“Who controls the past controls the future. Who controls the present controls the past.” ― George Orwell, 1984.
Slavery & imperialism were the means to achieve the ends, of sustained world domination by a few big players in the world economy. Without it, nation states, multinational corporations and banks would not have the power base they enjoy now at the start of the 21st century. Private capitalists, monarchs and feudal Lords waded through blood to colonise country after country and loot these countries’ human and natural resources. It is a process that continues today in Africa if one cares to delve into the recent history of what has happened in the Congo. See also: The Plunder & Depopulation of Central Africa
The original motives for the colonial mission were plainly expressed by Cecil Rhodes, the ‘founder’ of “Rhodesia”. “We must find new lands from which we can easily obtain raw materials and at the same time exploit the cheap slave labour that is available. The colonies would also provide a dumping ground for the surplus goods produced in our factories”. [From “The Ecologist”, 1992].
By way of example, the British Empire was simply an extension abroad of the exploitation of the British people by royalty and the privileged few which had been going on in England systematically since the time of William the Conqueror. Furthermore, there was the colonial power’s imposition of models of enclosure upon countries of the South ie. sociological/cultural trends in the North’s historic development in terms of private landownership and command over the resource of land became a sociological/cultural construct imported into countries of the South. Direct colonial control of African territory was the final straw that brought about the disruption of the internal autonomous development of African societies. African societies were transformed into monoproduct/monocultural economies, with each society tasked to produce commodities either mineral or agricultural for European markets. Colonies were meant to be self-sustaining and yet produce a surplus that could be repatriated to the metropolitan country. The attempt to exploit colonies for wealth inadvertently brought into being an African working class formed out of tribal people that had been dispossessed of their means of production (following a similar pattern to the process of land expropriation of the victims of land enclosure in the UK in the 17th century) or had been forced by the monetisation of African societies to seek employment in the colonial economic sector to pay various taxes that were levied on them by the colonial powers (words courtesy of Tokunbo Oke – 1st paragraph of article taken from ‘Kilombo’ featured below).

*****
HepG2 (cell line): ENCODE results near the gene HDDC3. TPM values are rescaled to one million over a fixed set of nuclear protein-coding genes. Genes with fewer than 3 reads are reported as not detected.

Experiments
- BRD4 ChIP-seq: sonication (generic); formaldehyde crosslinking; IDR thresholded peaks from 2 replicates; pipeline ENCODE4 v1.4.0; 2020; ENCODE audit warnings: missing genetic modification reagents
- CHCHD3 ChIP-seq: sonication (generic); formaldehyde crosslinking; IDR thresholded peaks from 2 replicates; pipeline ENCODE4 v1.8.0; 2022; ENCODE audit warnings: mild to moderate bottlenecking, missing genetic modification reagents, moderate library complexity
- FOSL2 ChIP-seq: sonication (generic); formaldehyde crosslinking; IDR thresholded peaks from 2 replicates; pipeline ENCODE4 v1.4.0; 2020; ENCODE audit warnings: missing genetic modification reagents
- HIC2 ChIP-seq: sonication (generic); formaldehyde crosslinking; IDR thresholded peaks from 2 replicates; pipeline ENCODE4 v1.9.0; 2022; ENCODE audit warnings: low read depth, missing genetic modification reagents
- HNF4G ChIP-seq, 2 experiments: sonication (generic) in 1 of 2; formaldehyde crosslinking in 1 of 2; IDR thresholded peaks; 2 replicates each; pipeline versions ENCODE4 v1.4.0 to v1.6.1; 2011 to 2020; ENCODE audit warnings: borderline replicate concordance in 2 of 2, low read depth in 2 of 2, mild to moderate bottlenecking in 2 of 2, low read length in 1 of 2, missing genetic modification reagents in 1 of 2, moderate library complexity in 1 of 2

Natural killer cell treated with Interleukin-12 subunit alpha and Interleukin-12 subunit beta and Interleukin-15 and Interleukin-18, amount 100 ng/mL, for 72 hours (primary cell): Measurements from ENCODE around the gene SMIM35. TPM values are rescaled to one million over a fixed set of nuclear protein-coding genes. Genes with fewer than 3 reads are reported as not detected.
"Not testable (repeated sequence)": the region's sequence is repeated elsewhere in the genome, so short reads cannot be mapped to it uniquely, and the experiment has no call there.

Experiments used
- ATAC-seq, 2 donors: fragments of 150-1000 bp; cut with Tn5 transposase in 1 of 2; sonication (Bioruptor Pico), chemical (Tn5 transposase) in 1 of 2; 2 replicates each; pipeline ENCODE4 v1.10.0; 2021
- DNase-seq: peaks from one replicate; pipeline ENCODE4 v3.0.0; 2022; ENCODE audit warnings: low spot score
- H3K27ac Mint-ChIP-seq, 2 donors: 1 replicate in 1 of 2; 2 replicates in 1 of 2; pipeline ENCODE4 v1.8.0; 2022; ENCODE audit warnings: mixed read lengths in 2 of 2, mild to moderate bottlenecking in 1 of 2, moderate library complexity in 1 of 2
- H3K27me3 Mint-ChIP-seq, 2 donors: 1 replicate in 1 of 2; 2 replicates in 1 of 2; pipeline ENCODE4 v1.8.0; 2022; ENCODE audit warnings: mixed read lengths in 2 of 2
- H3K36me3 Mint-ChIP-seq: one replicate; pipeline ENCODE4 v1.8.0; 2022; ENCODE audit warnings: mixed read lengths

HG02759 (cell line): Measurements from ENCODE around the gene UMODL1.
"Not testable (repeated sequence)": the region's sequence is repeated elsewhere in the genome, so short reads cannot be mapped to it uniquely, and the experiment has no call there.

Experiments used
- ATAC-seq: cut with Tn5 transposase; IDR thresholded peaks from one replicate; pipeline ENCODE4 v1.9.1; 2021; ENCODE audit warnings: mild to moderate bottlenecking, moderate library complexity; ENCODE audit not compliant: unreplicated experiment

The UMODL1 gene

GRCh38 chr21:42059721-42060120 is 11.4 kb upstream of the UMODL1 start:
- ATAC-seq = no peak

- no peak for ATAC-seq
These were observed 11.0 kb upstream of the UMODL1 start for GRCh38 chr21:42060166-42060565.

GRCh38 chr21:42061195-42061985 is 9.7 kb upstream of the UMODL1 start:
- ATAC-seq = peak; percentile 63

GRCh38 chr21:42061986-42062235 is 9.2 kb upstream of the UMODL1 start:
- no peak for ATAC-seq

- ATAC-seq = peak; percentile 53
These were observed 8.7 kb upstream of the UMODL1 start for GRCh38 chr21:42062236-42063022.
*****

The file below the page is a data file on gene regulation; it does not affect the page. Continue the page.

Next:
Post-colonialist Africa, characterised by land areas previously divided by colonial rulers into territories on a map, has since World War II witnessed a legacy of civil wars, military-coups, and crises of disorder and chaos. Blame for this “disorder” can be largely put at the door of continued imperialist interference in the domestic politics of countries, (for e.g. whereas the cold war situation saw political destabilisation in country after country throughout the African continent, such as in Angola, where the US financed the Unita rebels while the Soviets funded the MPLA government, post-war interference has been just as telling, for instance the current situation in Central Africa of the US’ backing of Uganda and Rwandan rebel insurgency in the Democratic Republic of the Congo owes much to connivance between US imperialism and multinationals to grab control over the region’s vast mineral wealth). Every ruler knows that as soon as the profit margin of the transnational giants starts to fall, an ambitious army officer or chief of some oppressed tribe will be found to replace them. Thus they are driven to ever-greater excesses of brutality to ensure the constant supply of profits.
In Africa, the entrenchment of power relations between the bourgeoisie and the working class/rural proletariat, has encouraged a proliferation of conflict and tension in relation to state power and ethnic division, which in terms of the latter, African elites have exploited and used as a means of mobilising support for the contestation of power and resources (Ref.“War & Conflict in Africa: A Bird’s-Eye View“, by Kwesi Kwaa Prah, 2000). Working in tandem with this expansion of warlordism under the wing of multinational collusion is the continued exploitative economic relations between the North and the South – as the imperial powers replaced direct colonial control with indirect neocolonial relations based upon the export-orientated primary production economic structure of the national economies of countries in the South.